Still minimal, the intervention affected only slightly the general landscape: there was still detritus everywhere afterwards, just not cardboard. And the ruin turned from ochre to grey, suddenly appearing in the all-over sandy landscape.
Dressed in grey, wearing grey masks and gloves, the selective cleaners collected, on the path to the Kunsthalle3000, the picnic leftovers – sandwich paper, juice cans, cigarette boxes, coffee cups, tissues, … – with metallic grabbers, before incinerating them in a metallic barrel and rubbing them on the ruin.
A concrete floor, parts of walls and other remains scattered here and there, this delimitated perimeter – hence serving as a picnic spot today – was celebrated as a ruin: a leftover itself, which might hardly remain.
The wind might scatter away the ashes, maybe to the sea, achieving the funeral-like ceremony and bringing back the ruin to its original colour, or the heat will sinter them into the stone making them ruin matter.
May 3rd Bianca Pedrina Art in public space The ongoing photo collage series Art in public space is a free and oversized gesture of placing potential sculptures inside public spaces, disregarding the environmental and social context of this actual place.
As of May 2nd Raafat Majzoub The Garden of Forgiveness
The Garden of Forgiveness, (also known as Hadiqat As-Samah in Arabic), is an oasis of serenity and contemplation within a frenetic city. Natural and man-made layers and events drift in and out of focus – held either within its surface or momentarily brought to it from outside. This time, instead of hiding behind the myth of unity, The Garden of Forgiveness claims to cleanse the sins of those who have assaulted, raped or killed in Beirut’s Dalieh; despite the fact that it is not really in the facility of a garden to do so. Its anticlimactic stones bear witness to a climactic sea-view that is worth assaulting, raping and killing an entire city for.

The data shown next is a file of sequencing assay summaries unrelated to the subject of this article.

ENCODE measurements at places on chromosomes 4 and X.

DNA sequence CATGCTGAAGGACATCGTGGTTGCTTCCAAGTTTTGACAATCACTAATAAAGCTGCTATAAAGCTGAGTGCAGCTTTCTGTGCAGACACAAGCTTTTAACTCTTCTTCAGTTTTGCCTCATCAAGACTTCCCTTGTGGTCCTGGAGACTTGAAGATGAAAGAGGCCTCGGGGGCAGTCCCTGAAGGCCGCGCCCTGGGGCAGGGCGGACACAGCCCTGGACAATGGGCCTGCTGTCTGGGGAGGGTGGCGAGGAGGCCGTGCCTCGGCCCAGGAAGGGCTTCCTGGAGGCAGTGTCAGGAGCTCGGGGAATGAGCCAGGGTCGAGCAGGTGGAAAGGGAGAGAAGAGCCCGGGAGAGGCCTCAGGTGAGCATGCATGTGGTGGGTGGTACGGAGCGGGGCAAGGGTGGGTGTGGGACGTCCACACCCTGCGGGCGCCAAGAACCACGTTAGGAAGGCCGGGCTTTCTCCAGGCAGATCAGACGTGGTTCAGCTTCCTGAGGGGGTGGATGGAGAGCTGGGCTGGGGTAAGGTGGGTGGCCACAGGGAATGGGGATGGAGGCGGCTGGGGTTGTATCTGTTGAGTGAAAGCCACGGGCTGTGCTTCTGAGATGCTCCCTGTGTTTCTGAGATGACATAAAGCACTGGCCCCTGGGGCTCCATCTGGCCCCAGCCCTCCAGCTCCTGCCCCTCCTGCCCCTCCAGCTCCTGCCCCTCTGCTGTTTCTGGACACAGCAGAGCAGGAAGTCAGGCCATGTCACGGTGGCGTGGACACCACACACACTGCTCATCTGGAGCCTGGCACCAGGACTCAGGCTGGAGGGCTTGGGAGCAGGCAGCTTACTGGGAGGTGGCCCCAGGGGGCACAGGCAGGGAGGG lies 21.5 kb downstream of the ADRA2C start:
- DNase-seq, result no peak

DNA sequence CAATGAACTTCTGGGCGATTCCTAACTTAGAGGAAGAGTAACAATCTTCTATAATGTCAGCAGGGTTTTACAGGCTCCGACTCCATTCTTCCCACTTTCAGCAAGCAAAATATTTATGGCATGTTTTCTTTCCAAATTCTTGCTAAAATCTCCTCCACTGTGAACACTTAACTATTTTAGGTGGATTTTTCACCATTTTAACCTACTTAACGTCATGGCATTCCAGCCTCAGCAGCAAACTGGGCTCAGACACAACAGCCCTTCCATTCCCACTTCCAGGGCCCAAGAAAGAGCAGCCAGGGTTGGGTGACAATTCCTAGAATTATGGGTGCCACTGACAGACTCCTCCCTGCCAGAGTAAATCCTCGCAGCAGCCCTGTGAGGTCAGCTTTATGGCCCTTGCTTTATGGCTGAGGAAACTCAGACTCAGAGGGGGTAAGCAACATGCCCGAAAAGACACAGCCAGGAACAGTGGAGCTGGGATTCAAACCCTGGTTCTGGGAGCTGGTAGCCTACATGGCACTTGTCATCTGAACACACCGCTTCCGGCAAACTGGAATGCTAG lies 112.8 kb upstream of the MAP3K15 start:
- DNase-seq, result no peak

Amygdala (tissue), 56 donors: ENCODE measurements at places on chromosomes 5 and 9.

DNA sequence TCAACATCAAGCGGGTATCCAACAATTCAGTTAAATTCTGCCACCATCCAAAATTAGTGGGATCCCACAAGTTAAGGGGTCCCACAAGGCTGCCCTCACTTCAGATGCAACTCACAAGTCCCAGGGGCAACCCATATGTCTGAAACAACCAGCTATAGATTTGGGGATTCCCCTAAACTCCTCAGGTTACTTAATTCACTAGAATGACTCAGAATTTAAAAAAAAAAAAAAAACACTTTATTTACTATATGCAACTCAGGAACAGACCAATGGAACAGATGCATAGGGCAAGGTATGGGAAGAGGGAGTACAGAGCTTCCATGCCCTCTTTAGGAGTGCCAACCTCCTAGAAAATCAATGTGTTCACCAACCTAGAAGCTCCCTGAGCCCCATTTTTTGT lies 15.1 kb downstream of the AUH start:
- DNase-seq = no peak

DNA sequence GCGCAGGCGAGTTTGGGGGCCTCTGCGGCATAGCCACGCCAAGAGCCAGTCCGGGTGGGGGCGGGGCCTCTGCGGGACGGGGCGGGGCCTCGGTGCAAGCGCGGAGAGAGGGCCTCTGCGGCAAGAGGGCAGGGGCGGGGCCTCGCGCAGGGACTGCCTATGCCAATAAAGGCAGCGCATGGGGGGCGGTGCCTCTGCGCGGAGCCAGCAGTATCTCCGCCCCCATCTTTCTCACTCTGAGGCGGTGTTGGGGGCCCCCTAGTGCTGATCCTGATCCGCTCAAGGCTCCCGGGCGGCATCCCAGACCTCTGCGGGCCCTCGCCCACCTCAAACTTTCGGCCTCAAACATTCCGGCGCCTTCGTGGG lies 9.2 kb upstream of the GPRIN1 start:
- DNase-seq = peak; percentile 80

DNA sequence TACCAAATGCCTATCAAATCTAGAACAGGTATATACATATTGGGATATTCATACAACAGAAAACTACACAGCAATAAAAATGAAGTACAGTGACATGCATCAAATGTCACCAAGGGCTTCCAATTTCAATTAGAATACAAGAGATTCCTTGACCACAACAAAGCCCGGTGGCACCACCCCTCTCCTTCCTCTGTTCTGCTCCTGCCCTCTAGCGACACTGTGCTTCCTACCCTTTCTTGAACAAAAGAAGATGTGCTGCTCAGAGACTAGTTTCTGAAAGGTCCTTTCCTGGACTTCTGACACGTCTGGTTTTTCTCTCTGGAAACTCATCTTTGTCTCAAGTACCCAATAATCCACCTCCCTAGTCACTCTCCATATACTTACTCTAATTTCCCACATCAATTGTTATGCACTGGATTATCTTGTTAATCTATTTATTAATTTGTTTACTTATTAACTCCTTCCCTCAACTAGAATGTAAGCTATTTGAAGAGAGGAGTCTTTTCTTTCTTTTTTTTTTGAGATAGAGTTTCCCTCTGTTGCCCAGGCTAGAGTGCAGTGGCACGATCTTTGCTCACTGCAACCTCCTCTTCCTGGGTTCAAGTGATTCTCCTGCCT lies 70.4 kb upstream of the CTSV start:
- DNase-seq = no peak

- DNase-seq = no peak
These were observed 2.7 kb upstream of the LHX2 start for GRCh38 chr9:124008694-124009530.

Kunsthalle3000 is an institution as intervention in public space dedicated to performative and ephemeral arts reflecting about this very space. Upon the invitation of Goethe-Institut Libanon, Kunsthalle3000 will be opening its doors in Beirut for a period of three weeks during May 2017. Moving into the ruins of an old house on Dalieh of Raouche, Kunsthalle3000 joins with local artists in an invitation to excavate the possibilities that lurk unseen within a place.What will begin with a series of small interventions during the beginning of May, will gradually transform into a more performative and audience-based programme as part of Dalieh Watch Week (May 18–21) that is organised by Temporary Art Platform and The Civil Campaign to Protect Dalieh of Raouche.The peninsula of Dalieh of Raouche is one of the last natural spots left on the city’s coastline, combining a rich social life with a diversity of topographical and geological features. Here, visitors enter a wild and hilly area that brings them directly to the sea. For a select few the attributes of this place have translated into an understanding of its value that is purely economic, leading to its systematic privatisation through dubious means. While private parties continue to propose urban and commercial development for the area, activists such as the The Civil Campaign To Protect Dalieh Of Raouche continue in turn to fight for Dalieh’s long tradition of public access, and to preserve the site as natural and cultural asset to the city of Beirut.